Wrestling 365 – 12/31

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By Liam Byrne @tvtimelimit

Kazusada Higuchi and Yoshihisa Uto vs Isami Kodaka and Yuko Miyamoto 12/31/16

There is nothing really that better highlights the year round nature of wrestling than the Shuffle Tag Tournament – and its variants – ran in Japan over the past few years. Not content to just have a show on New Year’s Eve as a way of celebrating another year of wrestling, the tradition has now become for multiple puro promotions (All Japan, BJW, DDT and others) to put together a festival of graps for the enjoyment of all fans, with the new year being celebrated as and when it falls during the course of the tournament.

What this tournament also helps to showcase is the ever narrowing borders when it comes to viewing wrestling from around the world. Not only is it a great celebration for those who are fans of puroresu and promotions involved, but thanks for the involvement of multiple people, such events are now accessible to people around the world. No longer is this just a celebration for the minority; everyone can watch an ostensibly Japanese take on New Year’s Eve within hours of it taking place, if not quicker. It is the beauty of being a wrestling fan in the 21st century.

The rules for the tournament in 2016 saw a ten minute time limit in place, with a sudden death, one count fall deciding which team would go through to the next round if that ten minutes wasn’t enough. With the wide world of wrestling meaning much more footage is available year in, year out, I’m not going to profess to knowing who many of the wrestlers who entered the competition are, though names such as Daichi Hashimoto, the Great Kojika, Joey Ryan, Abdullah Kobayashi and Daisuke Sekimoto were familiar enough to someone who is involved within the world of the internet wrestling community. An opening match with the Brahman Brothers, including multiple abuses of water and the crowd, set the tone nicely for the evening for anyone who may not have been the most au fait with the wide variety of wrestlers on show.

The listed match, which saw Uto and Higuchi team against Kodaka and Miyamoto, wasn’t even the final of the tournament. As a semi-final contest that ran over the ten minute time limit, it meant that perhaps the limit had been restricted for the semis and final, especially as the latter would go to twenty minutes long. That, or it could have been to offset the time spent celebrating the new year that occurred in the middle of the match.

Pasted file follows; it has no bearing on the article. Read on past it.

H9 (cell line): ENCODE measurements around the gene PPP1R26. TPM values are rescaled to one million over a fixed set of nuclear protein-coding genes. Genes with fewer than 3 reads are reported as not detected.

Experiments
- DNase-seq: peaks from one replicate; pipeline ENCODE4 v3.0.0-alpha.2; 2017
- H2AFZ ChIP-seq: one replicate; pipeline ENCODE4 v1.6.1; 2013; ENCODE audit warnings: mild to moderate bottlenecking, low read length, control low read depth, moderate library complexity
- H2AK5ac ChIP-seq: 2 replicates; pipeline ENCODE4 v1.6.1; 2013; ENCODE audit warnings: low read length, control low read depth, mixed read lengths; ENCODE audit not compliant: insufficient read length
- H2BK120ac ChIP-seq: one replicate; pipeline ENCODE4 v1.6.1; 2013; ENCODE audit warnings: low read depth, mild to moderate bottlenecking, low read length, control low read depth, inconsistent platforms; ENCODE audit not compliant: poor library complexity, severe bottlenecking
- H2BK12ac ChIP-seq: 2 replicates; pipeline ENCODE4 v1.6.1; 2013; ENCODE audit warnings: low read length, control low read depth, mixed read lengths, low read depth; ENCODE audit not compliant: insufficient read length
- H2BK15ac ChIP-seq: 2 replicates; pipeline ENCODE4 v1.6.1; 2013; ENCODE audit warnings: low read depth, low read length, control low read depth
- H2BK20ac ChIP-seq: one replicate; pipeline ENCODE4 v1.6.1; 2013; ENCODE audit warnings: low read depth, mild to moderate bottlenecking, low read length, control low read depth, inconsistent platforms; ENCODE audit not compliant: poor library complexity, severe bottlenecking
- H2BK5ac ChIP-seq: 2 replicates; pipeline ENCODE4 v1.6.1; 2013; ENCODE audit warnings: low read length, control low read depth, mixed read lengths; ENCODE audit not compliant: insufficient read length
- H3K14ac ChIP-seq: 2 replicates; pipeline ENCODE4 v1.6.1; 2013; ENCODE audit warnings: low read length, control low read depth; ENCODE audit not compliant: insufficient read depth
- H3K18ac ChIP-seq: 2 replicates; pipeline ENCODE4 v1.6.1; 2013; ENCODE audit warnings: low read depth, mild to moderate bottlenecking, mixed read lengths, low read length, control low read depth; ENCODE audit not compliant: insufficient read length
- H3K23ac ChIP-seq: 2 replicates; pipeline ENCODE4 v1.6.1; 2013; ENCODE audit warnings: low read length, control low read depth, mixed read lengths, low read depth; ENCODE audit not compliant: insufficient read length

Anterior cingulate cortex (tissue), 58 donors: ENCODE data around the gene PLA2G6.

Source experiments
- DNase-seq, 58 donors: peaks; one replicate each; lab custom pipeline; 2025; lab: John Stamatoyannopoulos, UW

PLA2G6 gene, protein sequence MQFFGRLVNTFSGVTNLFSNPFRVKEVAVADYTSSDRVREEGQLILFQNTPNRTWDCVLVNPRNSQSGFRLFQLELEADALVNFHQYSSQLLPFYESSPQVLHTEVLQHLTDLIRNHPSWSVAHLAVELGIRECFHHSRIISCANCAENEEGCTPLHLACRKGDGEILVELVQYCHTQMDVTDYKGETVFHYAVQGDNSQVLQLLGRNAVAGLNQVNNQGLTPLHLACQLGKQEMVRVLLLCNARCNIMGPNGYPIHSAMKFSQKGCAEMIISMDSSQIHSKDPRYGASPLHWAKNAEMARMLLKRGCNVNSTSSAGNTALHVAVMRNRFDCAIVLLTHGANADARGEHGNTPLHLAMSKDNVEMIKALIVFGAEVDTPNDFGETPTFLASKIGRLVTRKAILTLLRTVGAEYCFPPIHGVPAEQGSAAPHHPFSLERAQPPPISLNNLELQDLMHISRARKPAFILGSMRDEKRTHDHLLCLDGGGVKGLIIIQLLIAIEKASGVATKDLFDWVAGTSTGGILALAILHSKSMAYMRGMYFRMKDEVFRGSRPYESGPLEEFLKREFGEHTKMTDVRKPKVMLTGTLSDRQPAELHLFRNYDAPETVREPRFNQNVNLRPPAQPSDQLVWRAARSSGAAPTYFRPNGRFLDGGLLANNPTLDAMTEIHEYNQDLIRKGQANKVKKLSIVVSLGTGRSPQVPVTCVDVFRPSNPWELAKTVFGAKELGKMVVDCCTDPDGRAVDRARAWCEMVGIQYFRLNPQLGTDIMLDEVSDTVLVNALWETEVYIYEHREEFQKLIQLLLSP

Higuchi and Uto were the bigger men and were able to work over both members of the opposition with no nonsense strikes, until Miyamoto landed a basement dropkick to the knee of Uto to turn the tide of the contest. This led to a sustained assault on the leg, with quick tags allowing Miyamoto and Kodaka to keep the fresh man in having already wrestled twice that evening. It took a double clothesline to halt a double team attack on his knee to allow Uto to make the tag to Higuchi. He fared little better as synchronised dropkicks sent Higuchi to the outside.

Both Miyamoto and Kodaka set up to go for aerial moves to the outside, only for the ten second countdown to New Year to begin in earnest. The ten count greeted with cheers by the crowd served as a starting pistol for the two high flyers as they celebrated the start of a new year with stereo dives to the outside in a beautiful sight for many a wrestling fan. It also signalled a shift in pace, with Higuchi getting hit with two basement dropkicks in the corner, but catching a Kodaka crossbody off the top rope and dumping him with a slam. A second rope clothesline by Uto was only good enough for a two count, but a trip by Kodaka targeted the injured knee with an STF.

Uto managed to get the ropes after a real struggle, and somehow managed to survive after a brainbuster planted him into the canvas. After some more back and forth with Kodaka, a clothesline, tiger driver facebuster and a lariat almost turned Kodaka inside out and was enough for Uto and Higuchi to win. They would also be victorious in the final, defeating Hideyoshi Kamitani and Konosuke Takeshita.

Whilst a perfectly enjoyable match, it is more about the moment than anything else. What better way to celebrate each and every day than by enjoying wrestling to its fullest? Day in, day out, wrestling is there to be savoured. Go out and find some.

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